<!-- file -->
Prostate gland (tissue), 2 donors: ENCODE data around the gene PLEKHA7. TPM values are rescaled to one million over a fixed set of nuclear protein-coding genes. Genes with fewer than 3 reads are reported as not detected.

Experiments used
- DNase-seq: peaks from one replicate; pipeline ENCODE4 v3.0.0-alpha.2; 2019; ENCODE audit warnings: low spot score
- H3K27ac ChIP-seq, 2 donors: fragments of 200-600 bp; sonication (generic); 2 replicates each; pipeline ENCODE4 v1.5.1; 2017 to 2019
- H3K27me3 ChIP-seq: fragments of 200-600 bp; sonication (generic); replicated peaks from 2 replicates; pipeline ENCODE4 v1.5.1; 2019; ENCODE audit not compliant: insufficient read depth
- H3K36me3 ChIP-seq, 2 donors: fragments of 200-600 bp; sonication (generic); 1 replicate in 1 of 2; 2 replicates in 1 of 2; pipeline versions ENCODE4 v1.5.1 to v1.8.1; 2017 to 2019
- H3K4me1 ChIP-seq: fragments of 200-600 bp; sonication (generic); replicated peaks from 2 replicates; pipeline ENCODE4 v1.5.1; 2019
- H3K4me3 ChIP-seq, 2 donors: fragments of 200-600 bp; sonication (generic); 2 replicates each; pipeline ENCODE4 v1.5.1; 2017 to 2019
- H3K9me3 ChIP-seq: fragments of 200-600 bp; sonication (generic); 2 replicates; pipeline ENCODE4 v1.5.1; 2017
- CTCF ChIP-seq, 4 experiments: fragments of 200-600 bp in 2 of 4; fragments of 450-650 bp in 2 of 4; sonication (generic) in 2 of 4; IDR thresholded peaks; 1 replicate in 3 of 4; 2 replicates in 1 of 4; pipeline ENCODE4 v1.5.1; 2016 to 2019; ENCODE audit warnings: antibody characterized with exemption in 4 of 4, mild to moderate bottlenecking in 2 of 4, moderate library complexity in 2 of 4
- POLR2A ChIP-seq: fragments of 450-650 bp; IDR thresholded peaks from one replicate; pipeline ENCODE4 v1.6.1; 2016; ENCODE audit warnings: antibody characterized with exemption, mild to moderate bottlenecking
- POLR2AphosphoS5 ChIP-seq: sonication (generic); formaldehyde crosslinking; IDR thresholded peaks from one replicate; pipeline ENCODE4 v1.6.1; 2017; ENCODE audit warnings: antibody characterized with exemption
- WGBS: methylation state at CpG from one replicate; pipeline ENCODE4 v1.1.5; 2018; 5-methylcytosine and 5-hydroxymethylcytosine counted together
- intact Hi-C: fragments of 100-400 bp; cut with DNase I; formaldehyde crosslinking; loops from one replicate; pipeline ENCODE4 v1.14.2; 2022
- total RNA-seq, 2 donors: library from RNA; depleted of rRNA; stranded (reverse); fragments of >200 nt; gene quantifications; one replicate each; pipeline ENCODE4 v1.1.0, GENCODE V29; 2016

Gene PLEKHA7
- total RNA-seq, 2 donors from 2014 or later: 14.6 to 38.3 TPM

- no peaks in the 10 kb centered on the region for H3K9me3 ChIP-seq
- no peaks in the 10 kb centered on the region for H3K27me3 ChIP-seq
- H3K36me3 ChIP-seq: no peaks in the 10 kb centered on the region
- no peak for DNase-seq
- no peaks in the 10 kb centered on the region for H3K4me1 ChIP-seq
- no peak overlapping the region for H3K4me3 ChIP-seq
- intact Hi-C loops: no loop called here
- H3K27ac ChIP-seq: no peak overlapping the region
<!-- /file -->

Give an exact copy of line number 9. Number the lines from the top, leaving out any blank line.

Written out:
- H3K9me3 ChIP-seq: fragments of 200-600 bp; sonication (generic); 2 replicates; pipeline ENCODE4 v1.5.1; 2017